I'm aware this is yet another post that will cause people to say "David, you have ADHD" but I really don't think so. I'm certainly somewhat in that direction, but the assessment tests think I don't meet the threshold, and stimulants don't seem to help this problem all that much. Also my internal experience doesn't feel like it's all that much like people with ADHD describe theirs as.

I was going to claim that I don't feel wracked with guilt over this, and I guess this is true, but there's definitely a certain undercurrent of shame to this, and especially to talking about it.

In particular the way we treat reliability as a moral responsibility really adds to that. I do, largely, endorse that. I would like to be reliable, both for myself and other people, and think I would be a better person if I could be.

One way of doing that is not trying and just having better support structures. Being more reliable is definitely one of the things I most want help on, but I have no idea how other people can help me on this. Working in a company does that to some degree, but going and working for someone else increasingly doesn't feel like the right fit. Definitely one of my fantasies for once my current business takes off in a big way (hopefully a when not an if) is having a PA to help keep me organised, but that only really scratches the surface of the problem - really I need collaborators. I'm not going to stay remotely on task for as long as I'd like to on a big project without some external assistance.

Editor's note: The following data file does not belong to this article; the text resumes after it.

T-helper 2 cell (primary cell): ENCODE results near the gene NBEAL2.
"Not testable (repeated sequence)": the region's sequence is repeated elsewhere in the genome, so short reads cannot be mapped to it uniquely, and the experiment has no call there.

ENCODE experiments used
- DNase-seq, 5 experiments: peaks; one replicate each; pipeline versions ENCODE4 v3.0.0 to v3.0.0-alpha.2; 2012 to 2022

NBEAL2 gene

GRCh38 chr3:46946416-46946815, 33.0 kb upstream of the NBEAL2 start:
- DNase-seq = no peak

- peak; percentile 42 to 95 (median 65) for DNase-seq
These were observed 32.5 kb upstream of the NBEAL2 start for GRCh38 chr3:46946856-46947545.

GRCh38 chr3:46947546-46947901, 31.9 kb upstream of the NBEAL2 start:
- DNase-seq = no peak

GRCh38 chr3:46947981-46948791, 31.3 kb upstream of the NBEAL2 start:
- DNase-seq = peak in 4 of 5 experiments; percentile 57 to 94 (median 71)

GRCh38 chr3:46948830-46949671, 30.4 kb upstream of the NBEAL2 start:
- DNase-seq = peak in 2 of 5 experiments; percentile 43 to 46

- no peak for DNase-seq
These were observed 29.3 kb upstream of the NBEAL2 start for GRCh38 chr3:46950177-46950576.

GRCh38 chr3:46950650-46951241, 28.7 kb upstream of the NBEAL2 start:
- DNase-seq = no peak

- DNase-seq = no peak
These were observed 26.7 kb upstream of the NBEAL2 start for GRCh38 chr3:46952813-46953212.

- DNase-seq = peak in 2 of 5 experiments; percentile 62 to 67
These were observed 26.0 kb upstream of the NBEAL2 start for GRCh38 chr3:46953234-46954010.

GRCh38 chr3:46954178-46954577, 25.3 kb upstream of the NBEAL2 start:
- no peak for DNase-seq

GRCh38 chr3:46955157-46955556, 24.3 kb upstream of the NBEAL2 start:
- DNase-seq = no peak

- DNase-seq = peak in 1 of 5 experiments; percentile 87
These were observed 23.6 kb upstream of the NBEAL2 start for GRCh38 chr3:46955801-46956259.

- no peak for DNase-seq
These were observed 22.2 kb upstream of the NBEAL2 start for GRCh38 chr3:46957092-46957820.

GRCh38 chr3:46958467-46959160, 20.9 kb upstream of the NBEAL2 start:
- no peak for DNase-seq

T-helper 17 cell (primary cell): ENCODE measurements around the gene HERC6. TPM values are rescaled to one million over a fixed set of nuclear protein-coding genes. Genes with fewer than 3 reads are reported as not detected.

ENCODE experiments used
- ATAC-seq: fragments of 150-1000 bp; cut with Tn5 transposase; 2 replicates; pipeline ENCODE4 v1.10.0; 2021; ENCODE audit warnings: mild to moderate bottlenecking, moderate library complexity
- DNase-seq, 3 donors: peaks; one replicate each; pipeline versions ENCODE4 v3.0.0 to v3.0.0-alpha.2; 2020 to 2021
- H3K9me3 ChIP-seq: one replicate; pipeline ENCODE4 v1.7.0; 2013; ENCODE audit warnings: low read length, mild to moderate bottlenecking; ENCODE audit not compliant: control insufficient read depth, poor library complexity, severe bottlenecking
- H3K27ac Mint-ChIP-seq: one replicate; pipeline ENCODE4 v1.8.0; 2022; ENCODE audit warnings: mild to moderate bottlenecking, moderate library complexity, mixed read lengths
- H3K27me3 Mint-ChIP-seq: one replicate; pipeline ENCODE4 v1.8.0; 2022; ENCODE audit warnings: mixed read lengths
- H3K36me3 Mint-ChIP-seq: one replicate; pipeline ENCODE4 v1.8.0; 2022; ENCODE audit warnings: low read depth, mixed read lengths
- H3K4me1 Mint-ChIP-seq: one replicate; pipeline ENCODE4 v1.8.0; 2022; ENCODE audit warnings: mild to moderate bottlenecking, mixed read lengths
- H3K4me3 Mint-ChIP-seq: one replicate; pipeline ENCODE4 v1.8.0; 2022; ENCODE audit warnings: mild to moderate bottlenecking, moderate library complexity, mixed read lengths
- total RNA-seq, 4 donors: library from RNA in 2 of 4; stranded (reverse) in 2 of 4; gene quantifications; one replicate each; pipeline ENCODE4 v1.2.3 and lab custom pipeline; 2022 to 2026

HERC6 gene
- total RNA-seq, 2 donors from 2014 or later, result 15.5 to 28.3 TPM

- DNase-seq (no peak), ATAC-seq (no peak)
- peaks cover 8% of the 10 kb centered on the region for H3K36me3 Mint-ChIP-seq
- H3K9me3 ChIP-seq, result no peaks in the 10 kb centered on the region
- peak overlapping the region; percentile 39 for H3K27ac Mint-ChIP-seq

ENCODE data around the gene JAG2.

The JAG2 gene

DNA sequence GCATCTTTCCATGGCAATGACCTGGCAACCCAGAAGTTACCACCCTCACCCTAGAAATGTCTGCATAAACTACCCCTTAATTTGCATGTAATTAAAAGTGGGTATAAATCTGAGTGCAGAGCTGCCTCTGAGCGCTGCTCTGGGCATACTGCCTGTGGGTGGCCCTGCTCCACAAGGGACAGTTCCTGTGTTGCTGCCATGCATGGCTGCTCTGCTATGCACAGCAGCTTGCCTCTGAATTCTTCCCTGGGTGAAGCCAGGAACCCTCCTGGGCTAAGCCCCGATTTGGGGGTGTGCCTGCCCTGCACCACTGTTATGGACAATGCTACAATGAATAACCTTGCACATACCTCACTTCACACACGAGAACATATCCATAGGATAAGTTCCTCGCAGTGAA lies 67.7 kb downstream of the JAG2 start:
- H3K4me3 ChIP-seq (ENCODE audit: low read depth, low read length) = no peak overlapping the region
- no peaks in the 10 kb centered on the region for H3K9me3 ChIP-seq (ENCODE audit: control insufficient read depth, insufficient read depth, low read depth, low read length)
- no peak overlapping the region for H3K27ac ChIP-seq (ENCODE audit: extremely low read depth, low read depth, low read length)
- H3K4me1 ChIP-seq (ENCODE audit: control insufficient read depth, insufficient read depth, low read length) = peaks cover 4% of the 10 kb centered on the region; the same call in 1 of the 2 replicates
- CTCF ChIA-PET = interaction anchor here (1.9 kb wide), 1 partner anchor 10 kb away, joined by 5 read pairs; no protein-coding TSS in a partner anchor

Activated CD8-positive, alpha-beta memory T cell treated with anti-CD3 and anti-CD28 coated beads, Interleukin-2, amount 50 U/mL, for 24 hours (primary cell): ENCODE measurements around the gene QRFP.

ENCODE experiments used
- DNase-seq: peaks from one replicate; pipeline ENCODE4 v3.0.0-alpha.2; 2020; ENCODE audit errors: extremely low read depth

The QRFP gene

A lot of this is something I feel like there should be pre-existing structures for. Or at least it's something I want there to be pre-existing structures for me to slot into. Maybe there are, maybe I just slipped through the cracks, but I don't think so.

The smart but unreliable person is pretty common, and we're very useful if you can give us the right support, but it increasingly feels taboo to even think about providing that support, let alone asking for it. You're supposed to be reliable on your own, and aren't entitled to anyone else's help in being so. How are you supposed to learn to be reliable if you're not automatically? Well, figuring that out is your responsibility too. Tough luck if you can't manage it.

In many ways this would be easier if it were ADHD. As well as being potentially manageable with medication (though truthfully I'm pretty reluctant to consider medication for my problems that feel like they have an emotional underpinning. No judgement to anyone else who does, this just feels like the wrong solution for me), ADHD gives you more of a social license to ask for accommodations - it's not my fault, I have ADHD, so you have to take that into account. Whether people do take it into account is another story, but in principle the option is there.

I don't really know that I want accommodations anyway. I don't think of the things I want as accommodations - accommodations are things you give people to help them fit into a place in the world that is fundamentally not designed for them. Often this is much better than the alternative, which is that you don't help them fit in and just let them suffer, but it's not ideal.

Really what I want is some mix of figuring out the underlying issues, both health and emotions, that allow me to be more reliable, and build a part of the world that fits me.